I3 (imperfect 3) – Many and/or very large inclusions and surface faults easily seen without 10x magnification.
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While diamonds are the hardest minerals, they still require some care to protect them from damage, diminishing brilliance, scratches and so on. Diamond jewelry can easily acquire a buildup of dirt, makeup and other materials that diminish its brightness, especially if worn every day.
A regular professional cleaning is recommended, though avoid the use of ultrasonic cleaners or strong cleansing materials that can cause more damage than good.
As we know diamonds are the hardest substance and yet what can scratch a diamond, is another diamond. To prevent scratches, it is suggested that you keep your diamond jewelry separated. Diamonds can also scratch other gemstones, so preferably keep them away from other items of jewelry with other stones.
Since gold worn on a regular basis can wear and eventually weaken at certain points if not cared for on a regular basis, stones can become susceptible. More distressing than chipping or scratching a diamond is losing one. We recommend when going in for cleaning, ask your jeweler to check that all settings are tight and secure.^ Back to Top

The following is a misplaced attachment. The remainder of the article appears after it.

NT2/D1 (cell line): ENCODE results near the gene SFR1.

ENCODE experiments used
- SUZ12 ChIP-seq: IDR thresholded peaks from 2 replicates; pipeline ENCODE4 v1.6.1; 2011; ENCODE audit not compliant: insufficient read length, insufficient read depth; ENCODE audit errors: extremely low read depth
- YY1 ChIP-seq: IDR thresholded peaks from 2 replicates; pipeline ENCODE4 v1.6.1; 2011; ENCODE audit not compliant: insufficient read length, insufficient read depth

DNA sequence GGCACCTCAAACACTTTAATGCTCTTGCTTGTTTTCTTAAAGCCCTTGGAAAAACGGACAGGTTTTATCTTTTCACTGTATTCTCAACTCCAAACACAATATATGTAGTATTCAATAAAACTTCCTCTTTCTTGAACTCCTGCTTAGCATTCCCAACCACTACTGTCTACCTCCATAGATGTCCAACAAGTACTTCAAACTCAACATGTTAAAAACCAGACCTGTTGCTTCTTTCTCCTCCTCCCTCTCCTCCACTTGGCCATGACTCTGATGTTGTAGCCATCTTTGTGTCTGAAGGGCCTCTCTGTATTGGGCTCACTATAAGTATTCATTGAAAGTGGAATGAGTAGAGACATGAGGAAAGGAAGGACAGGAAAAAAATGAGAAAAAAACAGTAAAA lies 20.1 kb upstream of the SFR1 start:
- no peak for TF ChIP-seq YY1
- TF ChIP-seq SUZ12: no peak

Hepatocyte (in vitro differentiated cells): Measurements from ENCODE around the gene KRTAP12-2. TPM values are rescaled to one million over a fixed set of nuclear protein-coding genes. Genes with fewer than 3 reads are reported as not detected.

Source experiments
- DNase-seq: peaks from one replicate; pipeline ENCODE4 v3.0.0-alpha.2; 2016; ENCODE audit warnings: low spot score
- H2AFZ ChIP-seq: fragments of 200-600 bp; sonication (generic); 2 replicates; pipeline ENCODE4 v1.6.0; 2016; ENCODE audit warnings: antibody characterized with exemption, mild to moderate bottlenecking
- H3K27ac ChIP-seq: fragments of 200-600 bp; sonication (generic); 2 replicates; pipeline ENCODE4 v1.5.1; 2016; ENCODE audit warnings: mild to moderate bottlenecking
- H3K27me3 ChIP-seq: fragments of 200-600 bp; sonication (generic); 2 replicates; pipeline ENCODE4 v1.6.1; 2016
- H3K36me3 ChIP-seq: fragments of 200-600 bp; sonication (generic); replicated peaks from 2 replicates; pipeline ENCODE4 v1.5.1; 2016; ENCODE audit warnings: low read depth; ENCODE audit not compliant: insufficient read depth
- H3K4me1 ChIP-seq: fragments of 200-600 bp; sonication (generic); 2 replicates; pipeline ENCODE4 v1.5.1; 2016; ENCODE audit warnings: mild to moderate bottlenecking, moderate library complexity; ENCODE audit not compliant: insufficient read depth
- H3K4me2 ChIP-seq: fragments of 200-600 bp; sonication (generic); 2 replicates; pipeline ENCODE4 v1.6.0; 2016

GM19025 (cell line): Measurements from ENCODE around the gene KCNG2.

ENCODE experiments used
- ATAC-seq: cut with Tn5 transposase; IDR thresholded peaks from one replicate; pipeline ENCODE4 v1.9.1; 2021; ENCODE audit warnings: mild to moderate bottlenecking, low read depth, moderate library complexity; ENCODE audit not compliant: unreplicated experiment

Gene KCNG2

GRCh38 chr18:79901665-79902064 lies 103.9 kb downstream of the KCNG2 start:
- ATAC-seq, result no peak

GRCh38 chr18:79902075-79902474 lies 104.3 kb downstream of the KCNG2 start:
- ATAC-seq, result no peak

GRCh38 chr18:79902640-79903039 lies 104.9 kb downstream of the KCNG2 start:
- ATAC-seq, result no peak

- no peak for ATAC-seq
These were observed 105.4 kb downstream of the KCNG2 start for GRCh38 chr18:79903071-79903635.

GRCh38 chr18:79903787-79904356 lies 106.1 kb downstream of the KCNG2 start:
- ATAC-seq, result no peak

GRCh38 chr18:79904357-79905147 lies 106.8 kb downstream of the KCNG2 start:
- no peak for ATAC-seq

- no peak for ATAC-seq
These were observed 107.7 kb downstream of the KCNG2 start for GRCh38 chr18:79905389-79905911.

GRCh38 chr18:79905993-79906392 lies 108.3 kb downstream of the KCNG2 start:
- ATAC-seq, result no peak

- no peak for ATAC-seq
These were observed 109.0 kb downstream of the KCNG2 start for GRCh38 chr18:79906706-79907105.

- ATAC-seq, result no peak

A regular professional cleaning is a good idea to keep your jewelry looking its best. For home cleaning, you can use a stiff toothbrush and a mild ammonia and water solution, or gritty toothpaste. Gently scrub away any grime especially around the prongs or setting where build up is likely. Avoid touching the diamond with fingers as much as possible, since body oils will show on a diamonds surface.
Wash gently under lukewarm water and dry with paper towel before water spots settle.^ Back to Top
As we now know, diamonds come in all colors of the rainbow in nature. The color of a diamond is dependent on minerals and crystals caught within the structure of the growing diamond. One of the many colors diamonds are found in, is Black. Though black diamonds are found in nature, it is rare that they are of gem quality. Most black diamonds, as well as mine, used in jewelry today are heat treated to enhance the even color in the stone and ensure its beauty. Though heat treating diamonds is not the natural form in which the stone is found, it does not compromise the fact that the stones are still 100% diamond material.^ Back to Top